Today was a good day for the followers of the Ibrox Holding Company Vehicle.
In fairness they have not had much to cheer themselves about recently and what is coming down the line for them isn’t much to be optimistic about.
However, the ruling on the compensation for Charlie Telfer will ,of course, assist with Liquidation Deniers.
Quite frankly it will provide a mechanism for shutting out reality.
In the immediate aftermath RIFC/TRFC put out a bullish statement that included this criticism of Dundee United:
“They argued the club in its current form has only existed for two years. It is disappointing Dundee United tried to pursue this tiresome, legally incorrect and provocative argument.”
This was then removed from the Holding Company Vehicle statement and something less expansive was put in its stead.
I really do wonder what the folks at BDO thought about the original statement.
They are of course the court appointed representatives of the old club and the original Sevco statement tonight seemed to speak of a certain continuity.
Of course if I was them BDO chaps then I would simply ask those Sevco fellows to cease and desist and down with that sorta thing, but hey that’s just me!
The wider issue is that if the liquidation of a football club is indeed no big deal then it can happen again at Ibrox, or anywhere else, and it will be no biggie.
In fact liquidation rather than administration would be an excellent way of, as Mr Doncaster would style it, “shedding debt”.
As long as you have first dibs on the main assets and the amazing SFA membership transfer could happen then every club in Scotland could get themselves one of those very handy Holding Company Vehicles.
Dundee United were understandably pissed at the decision and sources in Tannadice tell me that some directors think that Stephen Thompson could have handled this Telfer case rather better.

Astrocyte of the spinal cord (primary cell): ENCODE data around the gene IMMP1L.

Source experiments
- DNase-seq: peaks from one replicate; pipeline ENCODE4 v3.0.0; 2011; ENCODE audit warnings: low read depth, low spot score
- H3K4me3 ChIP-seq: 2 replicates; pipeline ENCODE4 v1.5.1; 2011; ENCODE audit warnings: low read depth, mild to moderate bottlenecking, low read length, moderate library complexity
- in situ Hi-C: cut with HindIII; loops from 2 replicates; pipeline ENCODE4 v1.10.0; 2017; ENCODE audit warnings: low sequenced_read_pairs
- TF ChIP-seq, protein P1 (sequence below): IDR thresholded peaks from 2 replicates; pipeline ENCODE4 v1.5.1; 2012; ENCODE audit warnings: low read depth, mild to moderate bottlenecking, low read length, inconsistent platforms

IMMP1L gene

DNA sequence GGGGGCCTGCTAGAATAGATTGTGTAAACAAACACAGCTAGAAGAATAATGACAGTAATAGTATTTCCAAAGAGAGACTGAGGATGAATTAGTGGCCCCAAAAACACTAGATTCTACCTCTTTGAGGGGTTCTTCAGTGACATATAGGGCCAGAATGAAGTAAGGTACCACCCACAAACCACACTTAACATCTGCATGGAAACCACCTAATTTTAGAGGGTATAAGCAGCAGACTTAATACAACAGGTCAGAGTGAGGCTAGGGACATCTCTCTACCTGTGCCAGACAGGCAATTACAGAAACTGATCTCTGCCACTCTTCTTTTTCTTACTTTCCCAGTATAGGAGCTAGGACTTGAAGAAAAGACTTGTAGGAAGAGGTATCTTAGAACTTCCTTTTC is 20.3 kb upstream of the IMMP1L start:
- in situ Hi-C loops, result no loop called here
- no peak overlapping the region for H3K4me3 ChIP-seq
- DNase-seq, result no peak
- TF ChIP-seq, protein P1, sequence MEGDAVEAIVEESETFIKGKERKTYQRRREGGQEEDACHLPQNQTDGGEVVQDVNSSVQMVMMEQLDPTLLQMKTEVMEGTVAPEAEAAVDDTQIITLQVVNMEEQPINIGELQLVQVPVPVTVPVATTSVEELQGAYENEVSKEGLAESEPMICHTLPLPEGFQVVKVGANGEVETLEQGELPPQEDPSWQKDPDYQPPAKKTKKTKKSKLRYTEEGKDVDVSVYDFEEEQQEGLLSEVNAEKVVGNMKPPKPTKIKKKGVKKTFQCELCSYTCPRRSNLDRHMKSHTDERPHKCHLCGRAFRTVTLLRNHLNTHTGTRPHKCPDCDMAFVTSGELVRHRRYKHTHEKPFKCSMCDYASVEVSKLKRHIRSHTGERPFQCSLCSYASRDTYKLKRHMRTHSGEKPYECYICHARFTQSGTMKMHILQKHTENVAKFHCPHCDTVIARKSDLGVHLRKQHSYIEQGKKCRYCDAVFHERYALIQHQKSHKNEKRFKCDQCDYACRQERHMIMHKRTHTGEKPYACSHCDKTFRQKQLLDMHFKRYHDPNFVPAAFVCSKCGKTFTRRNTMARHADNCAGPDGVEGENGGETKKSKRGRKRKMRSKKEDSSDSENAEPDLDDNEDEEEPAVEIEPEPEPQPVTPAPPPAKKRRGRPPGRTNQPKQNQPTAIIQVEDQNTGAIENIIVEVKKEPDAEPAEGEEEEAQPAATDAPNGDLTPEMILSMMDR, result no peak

At this juncture it is worth being reminded just what was being proposed in 2012 by the people who run the national game in Scotland.
Had Mr Doncaster and Mr Regan had been successful then the current Holding Company Vehicle that looks after Rangers’ interests on earth would have been dropped into the Scottish Premier League (SPL) for season 2012-13.
The basic plan was for the 276 creditors to be stiffed and on you go.
In 2012 the people on the sixth floor at Hampden were quite happy for new Rangers to pretend to be old Rangers.
However the Fitba folk had other ideas.
It was only the intervention of the Bovril buying classes in the SPL who let the boardroom chaps know that if they allowed the new Rangers into the top league then it would be game over.
Then Mr Regan had a Plan ‘B’ and with the assistance of Mr Longmuir and the new entity was to be dropped into League one, the second tier of Scottish football.
Once more it took people acting with good authority to save the honour of the national game.
Turnbull Hutton and his colleagues said that they were not for turning and so poor little Sevco started life in the bottom tier.
If the creature created by Charles of Normandy makes it through to the summer then I can envisage a liquidation switcheroo scenario.
Then the stadium that John Brown played for and all of the spiritual assets of Rangers would be dropped into yet another Holding Company Vehicle.
The current shareholders would be wiped out and the owners of the new, ahem, Holding Company Vehicle would inherit the celestial entity that is Rangers and continue with the pretence.
Of course the unpacking of all of this self-serving nonsense is the core function of journalists.
However, the victimisation of Jim Spence of the BBC by the klan has probably scared off other journalists from stating the truth about the liquidation of Rangers.
The reality is that many are complicit in pandering to the denial of The People as to what actually transpired in 2012 when Hector knocked back the CVA for the original club at Ibrox.
For now The People are allowed to live within a denial bubble about the death of Rangers in 2012.
Until that reality breaks through then many of the Ibrox crowd will remain vulnerable to someone like Charles Green who simply told them what they wanted to hear.